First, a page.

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    Has been part of the Envato Community for over 5 years Has sold $100+ on Envato Market Has collected 100+ items on Envato Market Sells items exclusively on Envato Market
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RobbyDesigns says

As you all know I am more of a Designer than a coder so setting up prices is a bit tricky. This is going to sound a little like a pitch but I’ve added some prices only so you can understand my question.

Ok, I create a 5 page static website for £230 ($380) which is a little below average for where I live, that’s ok but how much do I then charge for a CMS website based on Wordpress? In my region the average seems around £550 ($907) for a cms website but I dont think that a £300+ hike for using something that already exists (Wordpress) is worth it…perhaps I’m wrong.

Any advice gratefully received.

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stevebluck says

I know people who charge in the £xxxx’s for a wordpress website. Learning to skin wordpress is one of the most profitable things for web designers like us.

You need to make a living, so tell yourself, how long does it take to create a wordpress theme? What is the quality and take into account loads of other things that are said on various articles all over the web.

Who are you selling to is another factor to take into account.

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reidknorr says

one thing i’ve learned is that 9 out of 10 times im afraid to ask for the amount i deserve when really the client was willing to pay it in the first place.

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    Has been part of the Envato Community for over 5 years Sells items exclusively on Envato Market Located in United Kingdom
knightsofdesign says
one thing i’ve learned is that 9 out of 10 times im afraid to ask for the amount i deserve when really the client was willing to pay it in the first place.

I agree 100%, there’s so many designers/developers out there getting completely under paid for what they’re worth. But what can we do when there’s so many other designers/developers offering to make a website for pennies out there? Vicious circle if you ask me!

1479 posts The right tools with none of the gimmicks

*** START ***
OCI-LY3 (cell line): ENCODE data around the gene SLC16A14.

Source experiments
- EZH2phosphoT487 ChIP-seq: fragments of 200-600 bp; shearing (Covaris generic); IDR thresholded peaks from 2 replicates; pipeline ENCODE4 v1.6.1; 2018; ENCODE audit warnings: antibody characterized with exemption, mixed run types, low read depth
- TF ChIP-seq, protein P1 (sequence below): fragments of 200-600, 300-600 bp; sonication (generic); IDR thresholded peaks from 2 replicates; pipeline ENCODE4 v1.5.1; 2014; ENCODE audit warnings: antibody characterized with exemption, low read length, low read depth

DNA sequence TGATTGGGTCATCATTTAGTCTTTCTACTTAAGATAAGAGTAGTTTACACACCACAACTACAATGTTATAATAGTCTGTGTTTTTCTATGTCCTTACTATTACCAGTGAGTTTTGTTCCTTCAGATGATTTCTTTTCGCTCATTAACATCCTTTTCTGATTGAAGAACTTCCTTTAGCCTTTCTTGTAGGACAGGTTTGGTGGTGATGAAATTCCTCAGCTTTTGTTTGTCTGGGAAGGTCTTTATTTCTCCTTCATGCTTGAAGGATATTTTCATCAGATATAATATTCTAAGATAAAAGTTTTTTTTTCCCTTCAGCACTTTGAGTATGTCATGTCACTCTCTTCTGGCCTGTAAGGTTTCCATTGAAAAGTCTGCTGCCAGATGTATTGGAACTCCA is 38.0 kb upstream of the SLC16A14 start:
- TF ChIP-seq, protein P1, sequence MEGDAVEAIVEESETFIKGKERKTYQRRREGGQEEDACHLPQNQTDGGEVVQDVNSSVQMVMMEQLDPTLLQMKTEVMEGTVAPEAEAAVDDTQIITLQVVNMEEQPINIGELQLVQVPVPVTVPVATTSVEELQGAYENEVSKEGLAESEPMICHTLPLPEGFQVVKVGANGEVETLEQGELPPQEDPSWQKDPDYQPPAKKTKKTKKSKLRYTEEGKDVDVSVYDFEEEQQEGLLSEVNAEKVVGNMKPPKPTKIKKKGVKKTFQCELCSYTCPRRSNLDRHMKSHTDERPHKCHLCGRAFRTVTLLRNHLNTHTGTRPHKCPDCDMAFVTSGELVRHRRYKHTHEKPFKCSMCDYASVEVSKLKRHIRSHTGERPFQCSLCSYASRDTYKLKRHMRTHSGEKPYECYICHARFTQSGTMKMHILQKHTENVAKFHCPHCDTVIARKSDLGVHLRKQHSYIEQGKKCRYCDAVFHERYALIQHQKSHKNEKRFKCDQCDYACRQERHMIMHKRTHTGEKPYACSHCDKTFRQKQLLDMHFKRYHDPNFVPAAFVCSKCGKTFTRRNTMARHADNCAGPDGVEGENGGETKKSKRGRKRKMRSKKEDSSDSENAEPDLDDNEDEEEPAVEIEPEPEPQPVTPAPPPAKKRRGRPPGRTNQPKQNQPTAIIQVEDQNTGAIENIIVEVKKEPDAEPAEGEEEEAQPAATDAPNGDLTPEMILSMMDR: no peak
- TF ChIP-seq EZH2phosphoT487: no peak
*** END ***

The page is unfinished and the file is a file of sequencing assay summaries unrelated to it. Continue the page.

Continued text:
Has referred 50+ members Has sold $75,000+ on Envato Market and is now an Elite Author Has been a beta tester for an Envato feature Has collected 10+ items on Envato Market
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PixelBin says
one thing i’ve learned is that 9 out of 10 times im afraid to ask for the amount i deserve when really the client was willing to pay it in the first place.

Yeah, me too. I don’t want to drive the client away by asking too much, but when I do, they’re extremely happy about the price and don’t even think it’s that much.

1589 posts Chris Robinson
    Located in United States Has sold $500,000+ on Envato Market Elite Author: Sold more than $75,000 on Envato Market Has been part of the Envato Community for over 6 years
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contempoinc says
one thing i’ve learned is that 9 out of 10 times im afraid to ask for the amount i deserve when really the client was willing to pay it in the first place.

Don’t be afraid to tell them its going to be XXXX amount, theres two things that will happen they’ll come back and ask “Well can you do it for XXXX amount” (usually a couple hundred less) or they’ll come back with “Well that’s to much, my friends cousin Jimmy said he can build me a whole site for $50” (which is fine you most likely didn’t want to work with that client anyways).

Bottom line don’t sell yourself short, be confident. You’re the expert.

2263 posts Bird is the word..
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jonathan01 says
one thing i’ve learned is that 9 out of 10 times im afraid to ask for the amount i deserve when really the client was willing to pay it in the first place.

Don’t be afraid to tell them its going to be XXXX amount, theres two things that will happen they’ll come back and ask “Well can you do it for XXXX amount” (usually a couple hundred less) or they’ll come back with “Well that’s to much, my friends cousin Jimmy said he can build me a whole site for $50” (which is fine you most likely didn’t want to work with that client anyways).

Bottom line don’t sell yourself short, be confident. You’re the expert.

+1

Never underestimate your selling price. The simple fact is that if someone comes to you with their business they already know in their mind they want to use you – use this to your advantage. And no that does not mean extortion just the chips are on your side.

I was told years ago when I was in your situation, by a very large advertising agency I was contract working for that I needed to DOUBLE my hourly rate because at first they didn’t take me seriously but after seeing my work they suggested I doubled my rate – I did and everyone was still happy.

And, as contempoinc said, the majority of people expect a little wiggle room – you HAVE to build this in – it’s also nice because if you quote $x and yet didn’t spend as long doing things then you can chop a few hundred off and it makes them VERY happy.

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RobbyDesigns says

Thanks everybody, some great advice here which I will deffo take on board.

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